None of these kinds of decisions are straightforward are they?!

I guess I also need to get an idea of how much my DS is likely to be distressed by the sudden cessation of BF so I can try to balance the choices up.

Has anyone else had to stop suddenly? How was it?

tiktok Sat 08-Aug-09 15:52:43

Check out the Breastfeeding Network factsheet:

It was believed in the past that tetracycline antibiotics were contra-indicated in breastfeeding
because they could stain the infant’s teeth (even if they had not appeared). In short courses
(less than a month) this appears not to be a problem as the drug forms a complex with the
calcium in the milk and is not absorbed by the baby. Long courses e.g. for acne should be
avoided wherever possible. The drugs in this family are:
• Tetracycline
• Oxytetracycline
• Minocycline (Minicin®)
• Doxycycline (Vibramycin®) "

Short courses are less than a month, according to this, which is referenced.

lowrib Sat 08-Aug-09 23:37:45

tiktok thanks, I'm feeling a little less worried, it's good to know it could still be an option.

Grendle Sun 09-Aug-09 20:13:49

Breastfeeding Network also run a drugs in breastmilk helpline which you can contact via email or phone if you want to ask particular questions or discuss your specific situation with their pharmacist. The details are on the website that Tiktok linked to above smile.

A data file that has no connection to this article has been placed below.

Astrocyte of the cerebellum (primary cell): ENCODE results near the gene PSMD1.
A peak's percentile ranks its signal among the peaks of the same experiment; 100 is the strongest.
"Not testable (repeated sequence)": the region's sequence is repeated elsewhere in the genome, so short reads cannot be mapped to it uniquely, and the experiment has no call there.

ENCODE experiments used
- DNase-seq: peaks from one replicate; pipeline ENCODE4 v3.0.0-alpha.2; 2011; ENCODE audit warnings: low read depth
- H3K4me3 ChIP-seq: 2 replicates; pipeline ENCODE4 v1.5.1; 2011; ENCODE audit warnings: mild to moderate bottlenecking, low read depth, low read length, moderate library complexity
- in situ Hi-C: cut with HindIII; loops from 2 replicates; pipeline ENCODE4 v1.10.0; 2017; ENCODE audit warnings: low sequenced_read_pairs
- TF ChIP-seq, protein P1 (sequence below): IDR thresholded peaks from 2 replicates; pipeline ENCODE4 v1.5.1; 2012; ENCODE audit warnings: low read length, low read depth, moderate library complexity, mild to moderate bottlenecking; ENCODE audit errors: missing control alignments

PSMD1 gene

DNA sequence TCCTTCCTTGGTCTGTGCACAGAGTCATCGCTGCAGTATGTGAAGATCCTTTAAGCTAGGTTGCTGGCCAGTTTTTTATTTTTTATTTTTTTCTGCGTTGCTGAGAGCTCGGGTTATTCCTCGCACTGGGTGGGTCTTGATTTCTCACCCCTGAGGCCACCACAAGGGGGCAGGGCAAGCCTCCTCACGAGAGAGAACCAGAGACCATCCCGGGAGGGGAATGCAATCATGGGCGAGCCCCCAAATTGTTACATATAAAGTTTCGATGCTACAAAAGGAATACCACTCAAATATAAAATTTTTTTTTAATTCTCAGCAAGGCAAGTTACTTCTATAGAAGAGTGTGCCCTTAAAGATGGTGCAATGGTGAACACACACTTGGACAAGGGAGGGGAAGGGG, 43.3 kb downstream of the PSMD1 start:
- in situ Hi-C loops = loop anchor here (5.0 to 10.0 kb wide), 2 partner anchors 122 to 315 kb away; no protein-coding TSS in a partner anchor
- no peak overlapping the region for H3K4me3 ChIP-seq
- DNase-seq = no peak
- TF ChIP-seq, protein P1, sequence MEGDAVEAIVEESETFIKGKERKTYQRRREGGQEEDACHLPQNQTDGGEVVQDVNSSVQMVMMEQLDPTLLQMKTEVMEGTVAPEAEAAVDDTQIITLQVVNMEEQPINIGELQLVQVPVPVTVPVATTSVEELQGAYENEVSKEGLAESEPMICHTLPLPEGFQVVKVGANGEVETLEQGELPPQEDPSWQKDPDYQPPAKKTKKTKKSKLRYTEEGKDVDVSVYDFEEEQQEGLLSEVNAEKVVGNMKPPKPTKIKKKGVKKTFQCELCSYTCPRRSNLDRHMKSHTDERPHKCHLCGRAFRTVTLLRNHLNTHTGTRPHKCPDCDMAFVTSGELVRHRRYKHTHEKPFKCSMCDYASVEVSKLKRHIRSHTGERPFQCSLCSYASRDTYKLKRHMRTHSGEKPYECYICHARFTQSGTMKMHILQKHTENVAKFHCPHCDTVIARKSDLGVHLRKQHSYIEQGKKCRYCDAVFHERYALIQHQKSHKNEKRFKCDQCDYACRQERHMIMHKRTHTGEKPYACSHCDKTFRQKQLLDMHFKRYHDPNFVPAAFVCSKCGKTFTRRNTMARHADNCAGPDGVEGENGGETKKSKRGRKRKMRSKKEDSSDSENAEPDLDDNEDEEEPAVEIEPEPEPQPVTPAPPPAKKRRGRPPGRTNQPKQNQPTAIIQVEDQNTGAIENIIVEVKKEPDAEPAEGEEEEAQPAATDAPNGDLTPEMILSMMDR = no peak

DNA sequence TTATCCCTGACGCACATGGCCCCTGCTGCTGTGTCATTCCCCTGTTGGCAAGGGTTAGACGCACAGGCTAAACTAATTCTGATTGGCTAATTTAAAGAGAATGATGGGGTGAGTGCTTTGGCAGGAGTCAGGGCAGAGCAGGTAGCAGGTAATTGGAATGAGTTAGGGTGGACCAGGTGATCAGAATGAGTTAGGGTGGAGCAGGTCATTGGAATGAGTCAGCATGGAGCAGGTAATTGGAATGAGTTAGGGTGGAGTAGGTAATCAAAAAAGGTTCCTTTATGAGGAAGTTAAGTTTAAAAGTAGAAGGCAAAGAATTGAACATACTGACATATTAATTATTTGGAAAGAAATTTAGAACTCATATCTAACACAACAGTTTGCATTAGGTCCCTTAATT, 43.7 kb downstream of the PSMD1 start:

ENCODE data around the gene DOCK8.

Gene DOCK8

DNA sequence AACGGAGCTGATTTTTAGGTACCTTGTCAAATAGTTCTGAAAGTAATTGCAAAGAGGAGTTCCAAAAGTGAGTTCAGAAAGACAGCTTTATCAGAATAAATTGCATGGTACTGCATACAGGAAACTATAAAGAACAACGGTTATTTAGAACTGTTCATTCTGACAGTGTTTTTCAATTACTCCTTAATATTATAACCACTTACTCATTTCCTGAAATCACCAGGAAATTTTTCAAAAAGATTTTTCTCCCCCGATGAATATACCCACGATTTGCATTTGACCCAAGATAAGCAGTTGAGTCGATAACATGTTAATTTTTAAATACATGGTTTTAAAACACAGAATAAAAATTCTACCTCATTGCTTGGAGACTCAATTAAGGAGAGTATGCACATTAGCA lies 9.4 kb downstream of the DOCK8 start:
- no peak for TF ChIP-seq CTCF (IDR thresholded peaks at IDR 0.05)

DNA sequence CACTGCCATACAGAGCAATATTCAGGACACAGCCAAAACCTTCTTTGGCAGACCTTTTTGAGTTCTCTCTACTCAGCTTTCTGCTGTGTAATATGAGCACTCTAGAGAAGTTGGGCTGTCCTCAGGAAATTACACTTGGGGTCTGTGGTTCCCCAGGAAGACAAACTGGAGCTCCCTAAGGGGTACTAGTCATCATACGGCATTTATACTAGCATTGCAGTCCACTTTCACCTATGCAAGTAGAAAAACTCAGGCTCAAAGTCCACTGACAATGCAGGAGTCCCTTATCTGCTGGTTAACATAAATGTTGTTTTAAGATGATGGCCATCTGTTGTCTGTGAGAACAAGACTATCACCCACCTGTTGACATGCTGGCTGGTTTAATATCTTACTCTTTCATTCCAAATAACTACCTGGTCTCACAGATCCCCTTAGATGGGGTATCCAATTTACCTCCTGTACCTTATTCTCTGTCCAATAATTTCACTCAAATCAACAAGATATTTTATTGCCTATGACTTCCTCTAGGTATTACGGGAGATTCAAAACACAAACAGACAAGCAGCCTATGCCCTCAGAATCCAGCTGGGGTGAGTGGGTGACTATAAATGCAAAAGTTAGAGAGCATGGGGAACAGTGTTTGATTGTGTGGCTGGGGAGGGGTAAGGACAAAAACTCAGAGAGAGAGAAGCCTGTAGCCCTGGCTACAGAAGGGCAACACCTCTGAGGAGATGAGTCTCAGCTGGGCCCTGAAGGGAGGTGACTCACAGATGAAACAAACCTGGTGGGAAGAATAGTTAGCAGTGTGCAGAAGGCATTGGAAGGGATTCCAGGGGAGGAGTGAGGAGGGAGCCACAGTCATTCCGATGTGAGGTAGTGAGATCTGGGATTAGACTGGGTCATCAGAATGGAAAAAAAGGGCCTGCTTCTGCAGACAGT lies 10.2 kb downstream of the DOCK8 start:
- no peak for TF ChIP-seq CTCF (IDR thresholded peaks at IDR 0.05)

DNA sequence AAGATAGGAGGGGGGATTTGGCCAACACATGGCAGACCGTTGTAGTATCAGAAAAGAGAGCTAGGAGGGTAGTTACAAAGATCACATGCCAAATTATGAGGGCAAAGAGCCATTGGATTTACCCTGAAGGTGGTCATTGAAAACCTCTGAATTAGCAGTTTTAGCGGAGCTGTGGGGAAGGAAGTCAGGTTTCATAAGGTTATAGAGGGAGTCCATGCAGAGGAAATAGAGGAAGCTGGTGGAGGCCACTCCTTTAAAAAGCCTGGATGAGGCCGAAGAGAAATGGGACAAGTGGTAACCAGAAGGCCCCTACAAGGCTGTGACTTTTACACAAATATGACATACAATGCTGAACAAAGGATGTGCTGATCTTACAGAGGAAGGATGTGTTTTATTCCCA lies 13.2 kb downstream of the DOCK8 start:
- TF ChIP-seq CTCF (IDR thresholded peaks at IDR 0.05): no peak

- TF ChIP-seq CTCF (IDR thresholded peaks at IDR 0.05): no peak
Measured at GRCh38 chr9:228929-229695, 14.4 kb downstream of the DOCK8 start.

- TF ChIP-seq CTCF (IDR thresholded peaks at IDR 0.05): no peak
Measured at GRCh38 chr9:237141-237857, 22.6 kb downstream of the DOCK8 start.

millimummy Sun 09-Aug-09 20:28:59

Not sure if this would work (maybe tiktok will know) but what about if you use this: 5982&sr=8-13

so you could put the FF in it but still have the closeness?

Also available direct from medela.

millimummy Sun 09-Aug-09 20:30:40

Or perhaps fill the SNS with pre-medication expressed milk?

tiktok Sun 09-Aug-09 23:32:02

milimummy - not sure what you mean...if the supplementer is used it does not stop the baby getting breastmilk direct. The baby feeds direct and gets breastmilk, and the supplementer adds to the milk the baby is getting direct.

If the OP decides she does not want her baby to have breastmilk while she is using the medication, she can't use the supplementer for that reason.

Sorry if I have misunderstood you.

lowrib Mon 10-Aug-09 01:38:32

Update - saw the out of hours Dr this morning as the condition got worse today.

He was a character actually, very sarky (sp?) but also really easy to talk to, and was very happy to discuss research etc.

He said that although it's true that the tetracyclines haven't been proved to cause any damage in the short term, it's also true that there haven't been any proper studies so the jury is out - they haven't actually been proved safe, so while there is another alternative we should take it.

He prescribed me a different antibiotic which should work, but said to give the one I'm on another day to see if it works.

lowrib Mon 10-Aug-09 01:39:33

Thanks for your advice everyone smile

millimummy Mon 10-Aug-09 13:53:40

tiktok - thank you. That was why I said I was not sure if it would work in this case (because some breast milk would still get through). And I thought you would know the answer

Join the discussion

Registering is free, easy, and means you can join in the discussion, watch threads, get discounts, win prizes and lots more.

Register now »

Already registered? Log in with: